With the use of blogs and wikis, students may reach unexpected audiences and collaborate at unexpected moments in contrast with traditional reading and writing experiences.
First in regards to audience, Charles Tryon advocates using blogs to help students gain an identity as global citizens in “Writing and Citizenship: Using Blogs to Teach First-Year Composition.” The unlimited reach of blogs makes student writing available to a global audience. When students receive comments and feedback about their writing from the greater public, the writing they have done for the public sphere in the blog gains a more profound validity than classroom writing.
While blogging may open up student writing to a global audience, some dangers come with that level of access. In “Learning to Write Publicly,” a qualitative research study done by John Benson and Jessica Reyman, the authors note that only about one or two students out of sixty-seven, who were observed blogging in a first year composition class, had concerns about the public nature of blogging, and the other sixty-five viewed blogging as totally anonymous or like talking to a “close friend.” Despite the propensity of students to over-estimate the amount of personal information that can safely be shared (a phenomenon well known by now and mocked on websites such as Failblog or in this SNL sketch), the authors of the research study still note that the exercise in rhetorical awareness is hugely beneficial to students because even just going through the motions of having fellow students comment on their work (albeit required comments by the teacher) expands a student’s notions of audience.
Coming from more of a K-12 perspective, Will Richardson proposes many methods for limiting the audience of student blogs, so that students can practice writing for a larger audience (even if it’s just the whole class) without risks of allowing students to overshare or discover unsavory content. Richardson sees the blog as more of a pedagogical tool that should be managed so that students can use new media tools more effectively outside of the classroom. Richardson’s perspective, that of the private class blog, is training wheels for real-world blogging. I, in any many instances think it’s more appropriate for the classroom to be a safe space, but many students will learn the harsh lessons of over-sharing outside of the classroom one way or another.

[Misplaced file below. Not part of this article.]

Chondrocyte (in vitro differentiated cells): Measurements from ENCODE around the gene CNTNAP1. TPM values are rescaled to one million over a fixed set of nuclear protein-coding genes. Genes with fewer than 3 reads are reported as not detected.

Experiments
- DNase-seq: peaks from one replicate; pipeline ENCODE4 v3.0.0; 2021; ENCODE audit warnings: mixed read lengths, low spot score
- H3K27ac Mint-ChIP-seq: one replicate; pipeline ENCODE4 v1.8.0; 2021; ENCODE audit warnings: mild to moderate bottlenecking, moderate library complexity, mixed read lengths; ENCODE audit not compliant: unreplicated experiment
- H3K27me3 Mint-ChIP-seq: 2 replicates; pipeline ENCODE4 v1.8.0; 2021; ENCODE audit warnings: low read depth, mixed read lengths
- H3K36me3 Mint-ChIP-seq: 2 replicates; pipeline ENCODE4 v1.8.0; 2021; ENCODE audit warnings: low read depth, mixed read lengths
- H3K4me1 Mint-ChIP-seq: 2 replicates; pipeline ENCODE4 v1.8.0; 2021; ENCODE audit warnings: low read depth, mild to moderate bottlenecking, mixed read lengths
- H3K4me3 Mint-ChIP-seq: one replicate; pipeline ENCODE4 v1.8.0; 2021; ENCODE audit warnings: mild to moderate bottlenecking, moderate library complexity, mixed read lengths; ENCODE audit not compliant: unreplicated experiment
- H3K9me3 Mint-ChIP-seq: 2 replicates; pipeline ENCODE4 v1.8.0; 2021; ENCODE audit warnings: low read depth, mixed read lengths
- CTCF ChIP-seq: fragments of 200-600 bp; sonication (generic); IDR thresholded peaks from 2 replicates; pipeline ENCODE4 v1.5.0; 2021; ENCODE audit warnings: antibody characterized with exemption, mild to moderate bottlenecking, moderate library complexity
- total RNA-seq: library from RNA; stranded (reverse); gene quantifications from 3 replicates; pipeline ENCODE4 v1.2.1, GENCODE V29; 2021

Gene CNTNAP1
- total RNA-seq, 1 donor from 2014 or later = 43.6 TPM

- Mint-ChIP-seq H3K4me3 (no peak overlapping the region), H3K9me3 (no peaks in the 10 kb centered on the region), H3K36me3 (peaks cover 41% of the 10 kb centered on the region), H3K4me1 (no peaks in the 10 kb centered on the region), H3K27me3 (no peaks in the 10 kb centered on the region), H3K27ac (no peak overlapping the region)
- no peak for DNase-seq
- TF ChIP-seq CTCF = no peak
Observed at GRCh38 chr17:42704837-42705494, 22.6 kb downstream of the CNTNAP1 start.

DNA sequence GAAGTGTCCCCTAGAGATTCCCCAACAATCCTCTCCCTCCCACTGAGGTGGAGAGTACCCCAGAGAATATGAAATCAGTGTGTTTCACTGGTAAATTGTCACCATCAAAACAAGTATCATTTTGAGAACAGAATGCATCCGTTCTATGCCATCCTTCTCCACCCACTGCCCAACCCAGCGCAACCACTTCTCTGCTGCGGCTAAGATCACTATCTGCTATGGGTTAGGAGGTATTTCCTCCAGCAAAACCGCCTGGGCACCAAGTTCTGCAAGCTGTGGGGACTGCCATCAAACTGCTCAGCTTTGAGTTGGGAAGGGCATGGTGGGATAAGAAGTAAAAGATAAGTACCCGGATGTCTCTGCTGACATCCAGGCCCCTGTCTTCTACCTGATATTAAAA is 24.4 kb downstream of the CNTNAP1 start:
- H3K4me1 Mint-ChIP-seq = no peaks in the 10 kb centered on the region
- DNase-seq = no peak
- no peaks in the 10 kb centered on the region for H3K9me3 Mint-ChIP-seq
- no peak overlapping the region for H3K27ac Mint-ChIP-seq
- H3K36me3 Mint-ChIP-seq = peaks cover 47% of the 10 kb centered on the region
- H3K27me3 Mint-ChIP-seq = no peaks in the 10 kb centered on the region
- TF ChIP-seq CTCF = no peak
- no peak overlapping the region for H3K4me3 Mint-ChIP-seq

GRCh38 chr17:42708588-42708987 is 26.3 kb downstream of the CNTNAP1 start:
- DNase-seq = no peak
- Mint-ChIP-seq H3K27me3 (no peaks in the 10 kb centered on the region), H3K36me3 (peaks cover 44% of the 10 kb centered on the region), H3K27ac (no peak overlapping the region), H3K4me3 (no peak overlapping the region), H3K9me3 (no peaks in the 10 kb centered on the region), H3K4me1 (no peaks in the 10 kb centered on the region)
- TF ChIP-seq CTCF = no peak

Take me for example, long ago (2005), I e-mailed a letter to the editor of SF Weekly about iPods. The newspaper had run a story about how podcasts were a “medium for dissent.” I received notice that they were going to print my letter and I became excited. I eagerly waited for the next edition of the weekly to come out, and when I raced to the page where the “Letters to The Editor” were, I discovered that my letter had been saddled with a sarcastic title “Manifesto from the Outer Sunset.” My glee turned to disappointment as I realized the editors were making fun of my letter, one containing a few too many Marxist sounding words (common man, upper classes, dissent).
Long story short, it has taken YEARS for that letter to the editor to stop showing up in the top 10 results when you Google my name (and yes I know that by linking to it in this post, I am counteracting that effect). The lesson I learned from all of this is that—the internet follows you. I’m sad to say this is not the only lesson I learned about discretion in regards to the internet and new media, but it was a valuable learning experience, and in retrospect, a shareable blunder.
Students are invariably going to make mistakes when trying to take part in civic discourse, and eventually we do have to take off the training wheels and let them ride their internet bikes into ditches. Especially nowadays, there is more recourse for internet blunders (privacy settings, delete functions) so most of the time students will bounce back unless they do something as profoundly shocking as UCLA student Alexandra Wallace posting a YouTube video containing a racist rant about Asians in the UCLA library. Wallace had to publicly apologize and withdrew from UCLA, but I think cases like hers are an extreme example.
Extreme examples aside, students must get used to the fact that when they write online, audience changes. Wikis provide an intermediate experience, and one distinctly different than blogs. With wikis, students collaborate on a document or web resource. While the wiki can be changed by anyone, the wiki retains a history of all changes made so that the wiki can be reverted back to previous versions. A student will experience a different type of audience on the wiki, not that of commenters, but of authorial discussions about the nature of the content on the wiki. Students must feel bold in changing the work of others, but also be comfortable with the fact that their writing will most likely be edited and/or deleted. The notion of authorship and audience completely changes on the wiki: from singular to shared authorship, and simultaneously an unlimited audience (on the internet) and a limited audience (fellow authors of the wiki). In “Erasing “Property Lines”: A Collaborative Notion of Authorship and Textual Ownership on a Fan Wiki,” Rik Hunter observes these phenomenons regarding audience and authorship in the context of a World of Warcraft Wiki, WOWWIKI.
I wholeheartedly agree with the notion that it is beneficial and possible crucial to teach students how to use these tools critically. We might not save them from a few badly written letters to the editor, but we might save them from life altering viral video status if they are a little more aware of the power of these tools. We can show them how to use a tricycle and maybe someday, they will build something like this.